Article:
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2013 Archives

Great discoveries in Malawi


The following is from the July 1, 2013, edition of The Southern Times, a southern Africa newspaper. Elizabeth Gomani Chindebvu, Director of Culture in Malawi’s Ministry of Tourism, Wildlife and Culture, received master's and doctorate degrees in geology from SMU in 1993 and 1999, respectively.

July 2, 2013

By Charles Mkula

LILONGWE — The palaeontological work on dinosaurs being carried out by the Antiquities Division in Malawi’s Ministry of Tourism, Wildlife and Culture has collected fossils of at least three species of dinosaurs, three species of crocodiles, turtles, some frogs and fish scales.

The work is being undertaken in collaboration with researchers from Southern Methodist University of Dallas in the United States under the Malawi Dinosaur Project.

It started in 1984 and has unearthed fossils of dinosaurs in the northern region Karonga District estimated to be from the Cretaceous period between 97 million and 145 million years ago.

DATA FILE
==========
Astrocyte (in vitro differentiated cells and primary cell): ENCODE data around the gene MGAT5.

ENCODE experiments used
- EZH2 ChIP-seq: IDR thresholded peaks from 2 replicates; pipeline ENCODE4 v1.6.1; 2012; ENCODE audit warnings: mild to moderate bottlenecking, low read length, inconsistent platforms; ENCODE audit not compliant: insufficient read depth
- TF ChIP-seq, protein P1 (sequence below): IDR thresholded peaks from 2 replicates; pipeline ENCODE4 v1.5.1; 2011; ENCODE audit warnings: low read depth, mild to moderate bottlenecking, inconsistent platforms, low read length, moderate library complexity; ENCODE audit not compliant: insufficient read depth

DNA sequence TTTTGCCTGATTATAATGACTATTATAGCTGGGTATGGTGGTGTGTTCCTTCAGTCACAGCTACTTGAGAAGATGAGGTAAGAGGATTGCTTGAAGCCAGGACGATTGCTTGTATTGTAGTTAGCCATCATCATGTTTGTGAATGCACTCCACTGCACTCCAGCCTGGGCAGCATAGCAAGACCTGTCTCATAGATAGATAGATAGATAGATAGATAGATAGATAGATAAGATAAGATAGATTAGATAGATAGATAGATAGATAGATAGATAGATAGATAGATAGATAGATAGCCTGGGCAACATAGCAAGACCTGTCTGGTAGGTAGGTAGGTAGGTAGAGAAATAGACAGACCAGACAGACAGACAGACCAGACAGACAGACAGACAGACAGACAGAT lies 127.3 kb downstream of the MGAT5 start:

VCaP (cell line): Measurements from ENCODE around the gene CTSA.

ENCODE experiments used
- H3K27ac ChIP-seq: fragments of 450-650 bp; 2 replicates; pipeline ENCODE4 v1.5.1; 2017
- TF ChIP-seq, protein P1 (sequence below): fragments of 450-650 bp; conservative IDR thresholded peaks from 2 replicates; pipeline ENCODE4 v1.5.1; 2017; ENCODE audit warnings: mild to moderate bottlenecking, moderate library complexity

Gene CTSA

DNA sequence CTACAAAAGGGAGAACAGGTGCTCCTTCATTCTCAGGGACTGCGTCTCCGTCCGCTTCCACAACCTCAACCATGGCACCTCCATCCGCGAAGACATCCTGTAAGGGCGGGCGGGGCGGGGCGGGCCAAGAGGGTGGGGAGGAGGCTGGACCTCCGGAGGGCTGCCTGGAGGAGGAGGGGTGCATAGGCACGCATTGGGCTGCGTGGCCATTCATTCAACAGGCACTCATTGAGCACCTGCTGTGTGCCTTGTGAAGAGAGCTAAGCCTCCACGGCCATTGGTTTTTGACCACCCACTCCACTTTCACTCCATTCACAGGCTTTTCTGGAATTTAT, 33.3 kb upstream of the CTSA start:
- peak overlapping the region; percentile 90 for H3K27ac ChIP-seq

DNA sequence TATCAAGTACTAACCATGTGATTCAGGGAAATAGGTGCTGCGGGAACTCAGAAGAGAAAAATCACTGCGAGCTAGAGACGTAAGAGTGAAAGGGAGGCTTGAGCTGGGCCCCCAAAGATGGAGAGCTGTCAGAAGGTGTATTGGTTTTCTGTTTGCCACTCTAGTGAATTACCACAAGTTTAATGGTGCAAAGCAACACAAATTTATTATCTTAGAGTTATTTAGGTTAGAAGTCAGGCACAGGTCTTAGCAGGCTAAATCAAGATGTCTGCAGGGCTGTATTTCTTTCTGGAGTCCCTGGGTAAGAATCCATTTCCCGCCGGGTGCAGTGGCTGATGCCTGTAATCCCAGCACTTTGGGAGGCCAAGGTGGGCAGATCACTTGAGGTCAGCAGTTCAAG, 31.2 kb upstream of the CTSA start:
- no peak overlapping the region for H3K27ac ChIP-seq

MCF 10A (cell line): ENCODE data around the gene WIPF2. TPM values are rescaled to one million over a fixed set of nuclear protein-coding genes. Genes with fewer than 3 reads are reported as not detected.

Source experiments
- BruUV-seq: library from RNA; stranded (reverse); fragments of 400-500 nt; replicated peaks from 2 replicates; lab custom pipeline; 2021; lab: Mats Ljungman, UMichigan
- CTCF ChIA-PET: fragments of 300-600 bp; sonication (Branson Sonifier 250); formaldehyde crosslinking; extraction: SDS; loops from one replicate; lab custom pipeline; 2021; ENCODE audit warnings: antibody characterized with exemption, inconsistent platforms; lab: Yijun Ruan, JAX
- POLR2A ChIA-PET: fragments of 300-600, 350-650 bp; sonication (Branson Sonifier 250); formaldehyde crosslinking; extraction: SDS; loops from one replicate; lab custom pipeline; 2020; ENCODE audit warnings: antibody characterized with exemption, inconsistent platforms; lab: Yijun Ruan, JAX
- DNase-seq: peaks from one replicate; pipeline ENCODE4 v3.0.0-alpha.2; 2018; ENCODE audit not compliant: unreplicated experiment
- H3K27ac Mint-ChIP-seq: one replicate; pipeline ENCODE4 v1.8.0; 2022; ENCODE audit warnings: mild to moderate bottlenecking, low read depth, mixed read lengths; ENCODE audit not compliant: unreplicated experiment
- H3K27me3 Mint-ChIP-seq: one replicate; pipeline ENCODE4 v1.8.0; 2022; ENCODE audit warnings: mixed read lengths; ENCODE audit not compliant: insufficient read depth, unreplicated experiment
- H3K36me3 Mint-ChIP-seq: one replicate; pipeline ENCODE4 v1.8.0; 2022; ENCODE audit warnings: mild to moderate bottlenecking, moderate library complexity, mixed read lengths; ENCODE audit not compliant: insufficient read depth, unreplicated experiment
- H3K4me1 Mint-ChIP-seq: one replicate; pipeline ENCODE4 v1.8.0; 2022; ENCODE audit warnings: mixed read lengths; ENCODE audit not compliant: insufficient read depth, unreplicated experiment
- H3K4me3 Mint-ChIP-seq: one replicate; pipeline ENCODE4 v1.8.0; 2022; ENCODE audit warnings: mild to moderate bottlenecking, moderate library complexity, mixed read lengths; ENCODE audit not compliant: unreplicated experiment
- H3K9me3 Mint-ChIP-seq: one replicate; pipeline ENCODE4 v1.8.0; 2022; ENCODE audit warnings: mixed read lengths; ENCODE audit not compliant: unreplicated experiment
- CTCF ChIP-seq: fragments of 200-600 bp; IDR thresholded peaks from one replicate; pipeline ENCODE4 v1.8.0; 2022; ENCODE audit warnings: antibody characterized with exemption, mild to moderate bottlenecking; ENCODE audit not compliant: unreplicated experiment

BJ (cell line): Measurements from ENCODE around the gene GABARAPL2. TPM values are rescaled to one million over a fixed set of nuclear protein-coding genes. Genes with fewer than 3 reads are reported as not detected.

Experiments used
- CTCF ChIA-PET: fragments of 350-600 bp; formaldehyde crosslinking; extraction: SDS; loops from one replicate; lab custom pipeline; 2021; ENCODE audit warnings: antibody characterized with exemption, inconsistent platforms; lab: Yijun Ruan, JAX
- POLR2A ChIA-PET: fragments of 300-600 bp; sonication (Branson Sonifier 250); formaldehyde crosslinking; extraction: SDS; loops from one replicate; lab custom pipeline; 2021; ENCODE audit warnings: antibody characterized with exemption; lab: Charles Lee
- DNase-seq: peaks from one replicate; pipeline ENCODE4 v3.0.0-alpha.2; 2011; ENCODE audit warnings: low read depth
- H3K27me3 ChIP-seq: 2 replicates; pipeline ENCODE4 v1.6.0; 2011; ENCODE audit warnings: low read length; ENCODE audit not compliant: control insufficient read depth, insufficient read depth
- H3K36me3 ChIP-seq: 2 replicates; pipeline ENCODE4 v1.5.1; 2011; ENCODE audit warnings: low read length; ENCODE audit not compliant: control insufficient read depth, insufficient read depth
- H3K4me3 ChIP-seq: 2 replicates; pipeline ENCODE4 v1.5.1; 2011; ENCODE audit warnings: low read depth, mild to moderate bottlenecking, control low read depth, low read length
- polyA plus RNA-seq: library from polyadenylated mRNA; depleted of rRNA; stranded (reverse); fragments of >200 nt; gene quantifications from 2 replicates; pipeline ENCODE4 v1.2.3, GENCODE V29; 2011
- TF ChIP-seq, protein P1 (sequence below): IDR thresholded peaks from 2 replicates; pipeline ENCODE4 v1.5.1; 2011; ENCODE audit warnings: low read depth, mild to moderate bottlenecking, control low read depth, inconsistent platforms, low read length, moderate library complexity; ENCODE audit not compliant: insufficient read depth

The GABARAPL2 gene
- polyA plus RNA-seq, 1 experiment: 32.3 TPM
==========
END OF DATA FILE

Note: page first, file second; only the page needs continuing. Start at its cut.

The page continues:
The fossils include the Malawisaurus and Karongasaurus.

Malawisaurus, whose skeleton was mounted in Karonga Museum, constitutes the majority of the fossils collected so far.

It has been said the the Malawisaurus “was a genus of sauropod dinosaur (specifically a titanosaurid) that lived in what is now Africa, specifically Malawi, during the Aptian age of the Early

Cretaceous Period. It is one of the few titanosaurs for which skull material has been found”.

Director of Culture in Malawi’s Ministry of Tourism, Wildlife and Culture, Elizabeth Gomani Chindebvu, says relatives of Malawi’s dinosaurs were found in Tanzania, Niger, Madagascar and South America.

“This is because Africa and South America were once one supercontinent referred to as Gondwanaland or Pangaea,” she notes. The southern part of Pangaea comprised Africa, Australia, South America and Antarctica.

“These continents are now far apart because the continents are constantly shifting due to the movement of the tectonic plates within the earth, which is loosely referred to as the Continental Drift,” she says.



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